Sports Career Spotlight

We've been featuring executives from the sports industry since 2001. Naturally, some of these executives have moved onward and upward in their sports careers. We believe these profiles remain relevant and valuable because they highlight the hard work, dedication, brilliant successes, and lessons learned in a variety of career paths through the sports industry.

Joe Levy

Joe Levy, Vice President of Business Development

Phoenix Coyotes Hockey Team


With a major in finance and international management, you might wonder how Joe Levy ended up as a Vice President of Business Development for the Phoenix Coyotes. “I started with the Minnesota Timberwolves in 1988, which was actually the season before their first game,” said Levy. “I started 16 months before they ever played a game. I was an account executive selling tickets.”

Joe was lucky to land the position he did. “I had just sent my resume in along with everyone else when it was announced that there was going to be an expansion (basketball) team in Minneapolis. I found out after I got the job there, 15 of us (were) hired on that original staff. There were over 1500 unsolicited resumes, so it was kind of like winning the lottery.”

After two years as the director of retail operations for the Timberwolves, Levy moved to Denver, Colorado and spent five years as director of ticket sales for the Denver Nuggets NBA team. He also took over the same position for the Colorado Avalanche of the NHL after they relocated from Quebec.

Levy did not always have his sights set on working in professional sports. “I loved sports, but had no idea what it really took to help run a professional sports team. So in that regard, I cannot say I saw myself doing it; but people always say, do something you love, so that was certainly the magnet towards me working in sports.”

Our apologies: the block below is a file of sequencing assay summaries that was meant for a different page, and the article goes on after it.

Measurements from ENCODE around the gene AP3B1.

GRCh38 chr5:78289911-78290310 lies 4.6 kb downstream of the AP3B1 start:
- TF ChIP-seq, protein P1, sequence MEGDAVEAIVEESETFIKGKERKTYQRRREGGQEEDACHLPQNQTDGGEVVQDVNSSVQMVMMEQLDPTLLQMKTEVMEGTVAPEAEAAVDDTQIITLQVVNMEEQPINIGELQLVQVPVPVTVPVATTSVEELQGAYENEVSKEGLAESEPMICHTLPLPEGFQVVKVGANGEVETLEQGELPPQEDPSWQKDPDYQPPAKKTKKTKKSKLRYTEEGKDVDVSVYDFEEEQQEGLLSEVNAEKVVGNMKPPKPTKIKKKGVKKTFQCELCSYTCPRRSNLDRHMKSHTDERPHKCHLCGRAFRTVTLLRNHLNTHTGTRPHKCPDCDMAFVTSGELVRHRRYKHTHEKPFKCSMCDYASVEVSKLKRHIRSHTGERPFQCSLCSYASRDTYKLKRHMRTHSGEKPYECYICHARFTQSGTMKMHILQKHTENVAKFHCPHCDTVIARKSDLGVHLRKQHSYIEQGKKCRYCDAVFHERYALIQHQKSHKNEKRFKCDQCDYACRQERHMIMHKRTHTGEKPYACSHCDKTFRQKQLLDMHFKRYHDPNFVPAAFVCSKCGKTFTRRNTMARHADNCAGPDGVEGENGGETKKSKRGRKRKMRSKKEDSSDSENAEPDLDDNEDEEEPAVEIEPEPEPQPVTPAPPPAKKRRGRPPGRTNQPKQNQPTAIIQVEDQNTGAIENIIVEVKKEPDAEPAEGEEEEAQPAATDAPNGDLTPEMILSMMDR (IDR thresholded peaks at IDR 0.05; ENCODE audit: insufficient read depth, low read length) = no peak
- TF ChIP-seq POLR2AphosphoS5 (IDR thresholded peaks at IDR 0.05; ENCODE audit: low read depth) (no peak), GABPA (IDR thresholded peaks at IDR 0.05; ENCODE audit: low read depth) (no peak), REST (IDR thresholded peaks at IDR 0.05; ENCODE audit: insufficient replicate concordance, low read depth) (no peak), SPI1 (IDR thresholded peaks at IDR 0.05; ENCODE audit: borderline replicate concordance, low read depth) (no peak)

At the time of the interview, Levy was overseeing ticket sales, ticket operations, suite sales and retail operations for the Coyotes’ web site. Not any one day was exactly like the day before. “One of the things that I love most about my job is that there are no typical days. Every day is a little bit different and every day the issues change. Some days I may concentrate more on ticket sales, other days I may concentrate more on suite sales.”

Another primary part of the job is making himself available to anyone who may need his assistance. “A lot of my day is making myself available to the entire staff to help bring a lot of the marketing and sales pieces together,” said Levy. “I spend a lot of time at my desk having people go through the revolving door so to speak. People come in and I help them with the various issues that they are working on. I would say that a good part of my day is being a resource to other staff members.”

Focusing on finance and management in college did not exactly prepare Levy for his current job, but he still uses that knowledge. “I love having the financial background. Even though I am a marketing and sales guy, I still use numbers all the time, whether that be in budgeting or ticket pricing. So it is great to have that financial background to assist in my marketing and sales issues.”

“Working in Sports” is not necessarily easy, and after changing his living location three times in an eight year span, Levy says one of the requirements is that you be flexible.

In addition, be prepared to work hard in a competitive environment. An internship will speak volumes about your character and dedication. “If you are able to volunteer your time to get your foot in the door, then that is the way to go,” said Levy. “Every professional sports team, both major and minor league, get flooded each year with hundreds and hundreds of resumes from people who want to get paid for utilizing their skills with the team.”

Because there is such a huge supply of people out there who want to “Work in Sports”, and job supply is so limited, Levy says it will stand out on your resume. “If you can afford to go to a team and say, I want to volunteer ex-number of months of my time and this is what I can do for you, that is going to be very well received and should be highlighted on your resume when you want to get paid for doing it.”

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